Direction based navigation

Distance based navigation

 Quite similar to  directional navigation, but in this case we don’t simply select closest object on single axis, but take into consideration both axis and calculate the distance (vector) for the objects that are on the needed side of current object.

This technique proved to work the best and behaved as expected to many players that tested it, but it has one great disadvantage. There might be a situation when, if you have a cluster of more close one buttons, you may have a button, which you will never reach.

Distance based navigation

Mixed solution

Current solution that we stopped at is to consider both axis, but not simply calculating distance, but more rule based approach. So if we want to move right, we first find the closest objects on the y axis (and not x as you might have expected), we take absolute value to check objects in both up and down directions, then when we find closest objects in some specific threshold (for example taking dimensions of current object into consideration), we check which of this object is closest on the x axis in specified direction and go to it.

If not objects are found on y axis in specified threshold, then we again simply check the closest object on x axis in specified direction.

Applying OUYALayer

Now when we have basics of OUYALayer, let’s apply it to our previous scene.

Step one, we make scene inherit from OUYALayer

startScene = Core.class(OUYALayer)

Step two, we add our buttons to the self.__objects table

self:addObject(startText)
self:addObject(optionsText)
self:addObject(aboutText)

And that’s it, no step three, now you can navigate by them using OUYA Controller and click them by pressing O button.

Here is the end result we achieved with Mashballs game.

Things to consider

Here are some additional things you might consider when implementing something similar.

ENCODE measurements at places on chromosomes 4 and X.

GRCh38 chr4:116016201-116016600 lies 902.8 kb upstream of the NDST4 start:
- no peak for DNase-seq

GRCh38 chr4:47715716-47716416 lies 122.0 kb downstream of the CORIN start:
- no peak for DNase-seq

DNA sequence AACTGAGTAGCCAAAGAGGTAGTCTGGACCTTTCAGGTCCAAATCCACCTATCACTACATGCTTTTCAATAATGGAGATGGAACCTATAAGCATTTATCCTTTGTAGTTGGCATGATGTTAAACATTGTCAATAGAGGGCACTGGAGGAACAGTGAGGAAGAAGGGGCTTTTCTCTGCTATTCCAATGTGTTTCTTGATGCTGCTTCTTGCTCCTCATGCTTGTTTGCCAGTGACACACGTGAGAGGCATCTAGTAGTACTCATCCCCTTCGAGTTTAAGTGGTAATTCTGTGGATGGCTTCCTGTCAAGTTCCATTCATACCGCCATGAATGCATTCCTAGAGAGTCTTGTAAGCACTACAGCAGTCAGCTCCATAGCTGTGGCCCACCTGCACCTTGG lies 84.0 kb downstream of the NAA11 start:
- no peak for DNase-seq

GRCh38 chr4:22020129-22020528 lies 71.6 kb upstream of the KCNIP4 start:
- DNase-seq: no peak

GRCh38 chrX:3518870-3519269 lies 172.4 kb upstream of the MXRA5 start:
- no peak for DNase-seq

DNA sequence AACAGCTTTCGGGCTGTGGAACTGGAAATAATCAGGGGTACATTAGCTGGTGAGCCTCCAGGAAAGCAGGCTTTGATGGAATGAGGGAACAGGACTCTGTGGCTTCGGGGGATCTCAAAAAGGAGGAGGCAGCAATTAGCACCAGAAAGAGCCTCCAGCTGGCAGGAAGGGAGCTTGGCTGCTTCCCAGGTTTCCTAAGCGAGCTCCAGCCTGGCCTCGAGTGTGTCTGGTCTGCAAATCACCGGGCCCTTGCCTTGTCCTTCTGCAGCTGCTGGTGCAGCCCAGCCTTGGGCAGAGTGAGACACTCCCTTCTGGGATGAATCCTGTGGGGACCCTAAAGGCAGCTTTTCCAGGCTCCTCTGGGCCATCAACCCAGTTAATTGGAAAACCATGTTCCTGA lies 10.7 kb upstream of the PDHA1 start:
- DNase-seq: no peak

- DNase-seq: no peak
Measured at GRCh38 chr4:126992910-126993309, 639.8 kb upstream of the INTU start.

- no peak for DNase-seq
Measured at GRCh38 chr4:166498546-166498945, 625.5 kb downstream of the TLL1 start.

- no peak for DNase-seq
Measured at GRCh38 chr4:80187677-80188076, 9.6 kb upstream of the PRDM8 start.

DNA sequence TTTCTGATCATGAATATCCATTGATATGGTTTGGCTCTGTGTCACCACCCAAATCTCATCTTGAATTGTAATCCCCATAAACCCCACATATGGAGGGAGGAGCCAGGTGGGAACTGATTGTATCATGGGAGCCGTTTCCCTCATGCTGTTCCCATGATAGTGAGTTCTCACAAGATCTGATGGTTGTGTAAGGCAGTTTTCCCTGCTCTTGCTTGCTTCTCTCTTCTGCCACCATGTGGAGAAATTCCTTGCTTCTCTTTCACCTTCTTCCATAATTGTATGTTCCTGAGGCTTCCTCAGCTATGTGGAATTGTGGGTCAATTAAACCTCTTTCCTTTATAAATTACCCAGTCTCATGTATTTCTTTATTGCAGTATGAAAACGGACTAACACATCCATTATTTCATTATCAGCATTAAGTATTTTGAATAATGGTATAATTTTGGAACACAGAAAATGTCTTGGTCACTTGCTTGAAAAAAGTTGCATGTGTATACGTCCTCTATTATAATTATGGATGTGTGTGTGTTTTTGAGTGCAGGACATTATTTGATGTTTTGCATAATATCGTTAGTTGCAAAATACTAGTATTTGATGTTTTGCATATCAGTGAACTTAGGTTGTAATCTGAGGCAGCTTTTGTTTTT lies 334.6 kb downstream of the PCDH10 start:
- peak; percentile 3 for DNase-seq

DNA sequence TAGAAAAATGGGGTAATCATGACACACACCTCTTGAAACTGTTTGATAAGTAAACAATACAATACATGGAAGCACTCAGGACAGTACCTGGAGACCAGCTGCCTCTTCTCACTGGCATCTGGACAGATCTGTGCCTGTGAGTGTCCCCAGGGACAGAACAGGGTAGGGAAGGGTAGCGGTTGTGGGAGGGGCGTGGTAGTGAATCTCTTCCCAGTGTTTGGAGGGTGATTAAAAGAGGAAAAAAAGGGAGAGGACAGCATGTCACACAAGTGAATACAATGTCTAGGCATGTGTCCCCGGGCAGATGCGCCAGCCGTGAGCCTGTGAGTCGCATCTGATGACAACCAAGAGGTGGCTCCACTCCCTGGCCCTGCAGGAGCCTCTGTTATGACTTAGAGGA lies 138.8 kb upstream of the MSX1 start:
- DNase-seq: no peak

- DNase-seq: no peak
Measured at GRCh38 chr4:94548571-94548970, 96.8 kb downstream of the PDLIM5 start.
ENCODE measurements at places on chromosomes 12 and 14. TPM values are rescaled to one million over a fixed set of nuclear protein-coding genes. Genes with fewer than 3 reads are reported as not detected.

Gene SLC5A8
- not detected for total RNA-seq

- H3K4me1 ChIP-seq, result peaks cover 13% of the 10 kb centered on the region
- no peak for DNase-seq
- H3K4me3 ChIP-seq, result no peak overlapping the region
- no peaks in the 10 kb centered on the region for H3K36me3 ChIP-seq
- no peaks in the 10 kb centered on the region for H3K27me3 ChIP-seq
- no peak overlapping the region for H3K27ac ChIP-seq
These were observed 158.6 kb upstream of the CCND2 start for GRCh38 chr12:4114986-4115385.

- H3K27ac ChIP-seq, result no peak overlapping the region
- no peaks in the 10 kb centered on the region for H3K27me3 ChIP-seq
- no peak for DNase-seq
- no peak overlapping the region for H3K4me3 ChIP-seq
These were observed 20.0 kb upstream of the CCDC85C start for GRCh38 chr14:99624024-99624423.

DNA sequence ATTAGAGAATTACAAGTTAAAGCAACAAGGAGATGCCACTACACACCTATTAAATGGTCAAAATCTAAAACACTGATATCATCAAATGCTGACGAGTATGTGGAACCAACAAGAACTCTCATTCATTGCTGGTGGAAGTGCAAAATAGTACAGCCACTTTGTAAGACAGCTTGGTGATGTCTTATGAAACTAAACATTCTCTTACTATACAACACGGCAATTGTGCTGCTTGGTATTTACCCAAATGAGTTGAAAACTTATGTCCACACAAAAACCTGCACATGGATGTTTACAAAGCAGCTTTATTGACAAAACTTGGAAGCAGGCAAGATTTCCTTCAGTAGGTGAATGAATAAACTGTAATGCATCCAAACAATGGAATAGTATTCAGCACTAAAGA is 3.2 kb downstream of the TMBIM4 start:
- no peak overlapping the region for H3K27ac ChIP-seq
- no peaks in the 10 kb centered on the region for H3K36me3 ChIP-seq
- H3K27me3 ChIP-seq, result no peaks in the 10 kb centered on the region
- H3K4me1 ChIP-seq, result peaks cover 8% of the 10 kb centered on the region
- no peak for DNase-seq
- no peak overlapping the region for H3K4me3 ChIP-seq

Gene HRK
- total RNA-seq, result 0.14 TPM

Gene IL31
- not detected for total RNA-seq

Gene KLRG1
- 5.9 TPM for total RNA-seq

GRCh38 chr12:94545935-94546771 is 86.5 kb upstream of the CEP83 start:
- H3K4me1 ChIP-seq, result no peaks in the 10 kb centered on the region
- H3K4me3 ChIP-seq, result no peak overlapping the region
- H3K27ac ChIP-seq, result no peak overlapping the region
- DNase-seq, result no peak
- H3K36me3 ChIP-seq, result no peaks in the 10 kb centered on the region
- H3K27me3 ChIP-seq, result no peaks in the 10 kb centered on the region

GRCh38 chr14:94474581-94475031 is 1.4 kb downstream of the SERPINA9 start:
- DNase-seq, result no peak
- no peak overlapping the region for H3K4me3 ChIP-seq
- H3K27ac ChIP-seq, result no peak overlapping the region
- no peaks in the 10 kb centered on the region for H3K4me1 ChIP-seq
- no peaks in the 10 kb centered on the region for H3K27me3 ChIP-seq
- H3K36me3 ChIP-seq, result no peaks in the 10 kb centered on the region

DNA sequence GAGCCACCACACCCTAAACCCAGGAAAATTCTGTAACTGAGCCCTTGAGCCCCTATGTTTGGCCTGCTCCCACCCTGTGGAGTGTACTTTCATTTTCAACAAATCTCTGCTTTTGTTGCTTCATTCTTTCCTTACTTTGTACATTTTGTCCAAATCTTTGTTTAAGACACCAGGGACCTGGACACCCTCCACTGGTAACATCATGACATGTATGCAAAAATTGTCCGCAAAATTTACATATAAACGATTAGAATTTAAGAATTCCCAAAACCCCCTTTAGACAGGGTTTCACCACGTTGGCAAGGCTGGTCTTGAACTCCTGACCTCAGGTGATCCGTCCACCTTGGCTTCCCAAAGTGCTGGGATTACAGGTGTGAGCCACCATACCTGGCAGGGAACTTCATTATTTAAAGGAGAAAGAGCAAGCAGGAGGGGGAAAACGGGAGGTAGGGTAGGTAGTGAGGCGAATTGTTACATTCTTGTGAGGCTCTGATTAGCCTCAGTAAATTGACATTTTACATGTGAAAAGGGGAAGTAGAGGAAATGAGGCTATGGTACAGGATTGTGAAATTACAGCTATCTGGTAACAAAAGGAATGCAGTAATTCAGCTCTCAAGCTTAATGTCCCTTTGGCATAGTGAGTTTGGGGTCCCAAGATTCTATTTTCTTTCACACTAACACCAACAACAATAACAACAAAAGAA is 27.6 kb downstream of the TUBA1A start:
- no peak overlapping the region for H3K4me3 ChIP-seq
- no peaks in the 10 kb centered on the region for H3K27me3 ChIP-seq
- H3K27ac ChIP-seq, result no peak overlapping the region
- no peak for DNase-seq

Handling sublayers

In some cases you will have subscenes, or in scene pop ups, which will overlay your current scene. In this case it will be bad if user could still select the items underneath, so when implementing something similar, you should consider enabling and disabling controller layer. So you could make popup also inherit from OUYALayer and disable the scenes layer activities.

Scrollable views

Some scenes can contain too much information and have scrolling, so on selecting each new object, you should check its position and place is in the center of the screen if possible.

Tweening

If you will have some sort of overlay upon the buttons, to mark the visually as selected ones, you may consider also tweening the overlay between buttons, to provide smoother and more visually appealing transition.

Conclusion

This article demonstrated the key points you can use, when implementing controller layer upon your existing touch/click based games, to easily port them to any controller supported console.

It used Gideros SDK and OUYA microconsole as example implementation, but I believe these key points could be used and applied to many different game engines.

While examples provided here are quite simple, just to show and explain the technique, the end result - OUYALayer class is much more complex and sophisticated to handle different scenarios and needs of Gideros developers, so don’t get afraid if you stumble upon its source code :)